Heroin Epidemic: Reason #5 – Blame the War in Afghanistan

Soldier & Poppy

How did the War in Afghanistan help to fuel the heroin epidemic in America?

Before the war, the Taliban subsidized Afghan farmers to grow food crops rather than opium. Opium poppy is the plant from which heroin is made. When the Taliban fled or went into hiding, the farmers lost their financial support to grow food, and returned to growing heroin, a crop that thrives in regions of Afghanistan. The increased amount of heroin production flooded the European markets. As a result, the heroin being produced in South America and Mexico was no longer needed in Europe and the excess supply flooded the United States.

Following the principles of economics, supply went up, price went down and in some cities heroin now sells for as little as $4/bag. But we must think of drug cartels as big businesses. In order to become more profitable with a surplus of product, heroin distribution expanded its market and started finding its way to suburbs and rural areas. Also, because heroin purity has increased as much as 60%, it is not necessary to inject (“shoot up”) the drug. Snorting heroin can now give the same “rush” that in the past was only possible by using needles. No needles has resulted in more people willing to try it, contributing to the heroin epidemic and its wide spread use. To better understand the magnitude of the “the full-blown heroin crisis” I encourage you to read Vermont Governor Shumlin’s 2014 State of the State Address.

So there you have it, another who or what to blame for the heroin epidemic. We have now discussed the first five reasons and the next five will include:

  • NIMBY (Not In My Back Yard)
  • Supply & Demand - “War on Drugs
  • Physician Training & Biases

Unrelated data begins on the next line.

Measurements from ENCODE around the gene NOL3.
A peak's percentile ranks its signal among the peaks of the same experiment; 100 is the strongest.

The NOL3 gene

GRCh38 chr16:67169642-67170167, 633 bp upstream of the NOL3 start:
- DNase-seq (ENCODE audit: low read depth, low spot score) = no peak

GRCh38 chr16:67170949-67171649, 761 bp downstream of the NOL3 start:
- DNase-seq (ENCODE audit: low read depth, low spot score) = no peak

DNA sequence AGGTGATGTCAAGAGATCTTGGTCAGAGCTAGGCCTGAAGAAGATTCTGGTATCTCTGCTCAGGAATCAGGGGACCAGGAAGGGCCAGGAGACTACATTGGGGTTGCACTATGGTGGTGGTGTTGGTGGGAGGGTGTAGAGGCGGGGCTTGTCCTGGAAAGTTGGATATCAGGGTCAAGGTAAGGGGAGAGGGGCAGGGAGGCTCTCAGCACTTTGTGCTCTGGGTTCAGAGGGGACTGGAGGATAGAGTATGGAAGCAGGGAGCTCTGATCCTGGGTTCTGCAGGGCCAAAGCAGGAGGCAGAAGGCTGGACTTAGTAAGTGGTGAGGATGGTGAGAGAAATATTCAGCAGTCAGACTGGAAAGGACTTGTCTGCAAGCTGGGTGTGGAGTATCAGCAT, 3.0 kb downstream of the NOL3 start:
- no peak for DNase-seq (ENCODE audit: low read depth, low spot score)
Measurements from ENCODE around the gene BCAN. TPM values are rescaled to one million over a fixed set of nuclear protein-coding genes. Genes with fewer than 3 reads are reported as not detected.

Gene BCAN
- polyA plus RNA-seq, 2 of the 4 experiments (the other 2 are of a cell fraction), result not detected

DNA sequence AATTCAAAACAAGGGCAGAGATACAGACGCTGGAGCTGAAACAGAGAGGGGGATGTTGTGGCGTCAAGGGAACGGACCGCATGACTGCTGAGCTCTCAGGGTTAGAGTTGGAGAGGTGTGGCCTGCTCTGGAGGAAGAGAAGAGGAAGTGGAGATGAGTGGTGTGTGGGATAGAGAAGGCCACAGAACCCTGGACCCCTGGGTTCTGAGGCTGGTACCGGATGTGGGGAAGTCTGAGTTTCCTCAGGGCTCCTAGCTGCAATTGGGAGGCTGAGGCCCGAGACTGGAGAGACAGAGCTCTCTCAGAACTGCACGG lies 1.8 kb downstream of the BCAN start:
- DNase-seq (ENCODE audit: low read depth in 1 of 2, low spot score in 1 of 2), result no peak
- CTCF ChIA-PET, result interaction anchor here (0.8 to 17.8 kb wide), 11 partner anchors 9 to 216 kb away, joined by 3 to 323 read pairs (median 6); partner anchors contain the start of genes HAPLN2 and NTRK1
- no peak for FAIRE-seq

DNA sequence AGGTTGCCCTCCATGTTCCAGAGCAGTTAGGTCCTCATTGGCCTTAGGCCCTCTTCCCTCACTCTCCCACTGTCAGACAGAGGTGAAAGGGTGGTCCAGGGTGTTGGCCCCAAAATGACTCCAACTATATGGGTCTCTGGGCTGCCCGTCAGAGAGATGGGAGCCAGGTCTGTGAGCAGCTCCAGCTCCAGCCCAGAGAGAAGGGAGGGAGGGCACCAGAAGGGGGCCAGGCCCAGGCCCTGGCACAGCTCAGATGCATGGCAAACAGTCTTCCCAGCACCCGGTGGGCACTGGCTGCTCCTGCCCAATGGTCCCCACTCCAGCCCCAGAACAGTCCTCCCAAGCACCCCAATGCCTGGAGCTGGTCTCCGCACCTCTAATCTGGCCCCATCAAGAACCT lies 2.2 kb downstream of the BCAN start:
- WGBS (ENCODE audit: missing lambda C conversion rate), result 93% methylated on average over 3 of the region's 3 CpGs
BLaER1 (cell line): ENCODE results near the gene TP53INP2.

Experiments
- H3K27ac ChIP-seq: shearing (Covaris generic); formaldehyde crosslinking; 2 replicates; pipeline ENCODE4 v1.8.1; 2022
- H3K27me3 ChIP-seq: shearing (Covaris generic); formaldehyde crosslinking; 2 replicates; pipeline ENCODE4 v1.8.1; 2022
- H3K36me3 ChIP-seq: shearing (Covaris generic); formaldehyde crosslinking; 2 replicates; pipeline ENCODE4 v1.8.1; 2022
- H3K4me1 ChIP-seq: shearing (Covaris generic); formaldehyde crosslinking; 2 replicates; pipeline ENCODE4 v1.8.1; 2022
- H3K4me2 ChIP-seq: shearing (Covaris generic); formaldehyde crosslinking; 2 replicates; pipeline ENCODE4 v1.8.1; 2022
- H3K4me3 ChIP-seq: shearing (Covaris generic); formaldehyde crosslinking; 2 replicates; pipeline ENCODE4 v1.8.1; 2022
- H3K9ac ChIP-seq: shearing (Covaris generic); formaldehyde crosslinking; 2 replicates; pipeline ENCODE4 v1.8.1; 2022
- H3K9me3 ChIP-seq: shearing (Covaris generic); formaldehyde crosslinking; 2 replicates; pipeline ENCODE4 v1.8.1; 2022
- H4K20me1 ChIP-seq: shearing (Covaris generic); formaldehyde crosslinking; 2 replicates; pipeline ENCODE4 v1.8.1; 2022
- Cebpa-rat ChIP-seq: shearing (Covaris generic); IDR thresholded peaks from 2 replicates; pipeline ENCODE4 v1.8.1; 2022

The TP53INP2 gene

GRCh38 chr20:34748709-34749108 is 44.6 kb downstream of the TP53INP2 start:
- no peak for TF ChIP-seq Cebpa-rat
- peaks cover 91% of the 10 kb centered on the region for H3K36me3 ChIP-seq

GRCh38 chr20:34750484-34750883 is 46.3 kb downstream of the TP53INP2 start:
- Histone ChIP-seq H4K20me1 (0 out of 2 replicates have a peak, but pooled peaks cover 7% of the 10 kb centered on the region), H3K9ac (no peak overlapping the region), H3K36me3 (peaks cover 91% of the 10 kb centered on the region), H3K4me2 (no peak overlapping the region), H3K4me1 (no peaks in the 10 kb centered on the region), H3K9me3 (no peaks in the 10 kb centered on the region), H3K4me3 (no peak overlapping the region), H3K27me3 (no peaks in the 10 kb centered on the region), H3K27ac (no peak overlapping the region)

• Mental Health Treatment
  • Public Officials

I hope you will tune in next week, but before I go, here’s another little pearl from Addiction on Trial. Welcome aboard the Margaret Two, a scalloping vessel headed out to sea with Oxys on board!

It was a clear Wednesday afternoon, June 2, 2004, when the Margaret Two set out right on schedule to navigate through the Gulf of Maine to Georges Bank, leaving Portland’s modest skyline behind. The calm, soft ripples etched the water’s surface of this North Atlantic harbor. None of the four crewmembers paid much attention to the water’s beauty as they had all had the experience of leaving a calm port, only to be confronted by angry seas with barely a moment’s notice.

Captain Clode, a soft-spoken gentleman in contrast to his burly body, had been persistent in his nagging to get the crew on board for the early afternoon departure. Since this was their first trip in several months, the men were somewhat lackadaisical. As the crew gathered on the dock, looking a little haggard, Clode cajoled and herded them. He had his job to do, not unlike an owner of a small manufacturing company, encouraging his workers to hustle to their assigned spots so the workday could begin. Time is money and nowhere is this truer than on the high seas. The engine is running, gas is being consumed, and costs are being incurred. The immediate goal was to expeditiously depart port and get out to Georges Bank so the manufacturing could begin. Captain Clode had money on the line, and what he needed to manufacture was fish, specifically scallops. He knew the crew would shift into high gear once the scallop beds were located, but while on dry land, they had little incentive. Leaving loved ones and playful times behind was not the worst of it. Wondering what you might be missing while out at sea was certainly difficult, but somewhere in the recesses of your mind lurks the fear of whether you will ever return to that which you are leaving behind.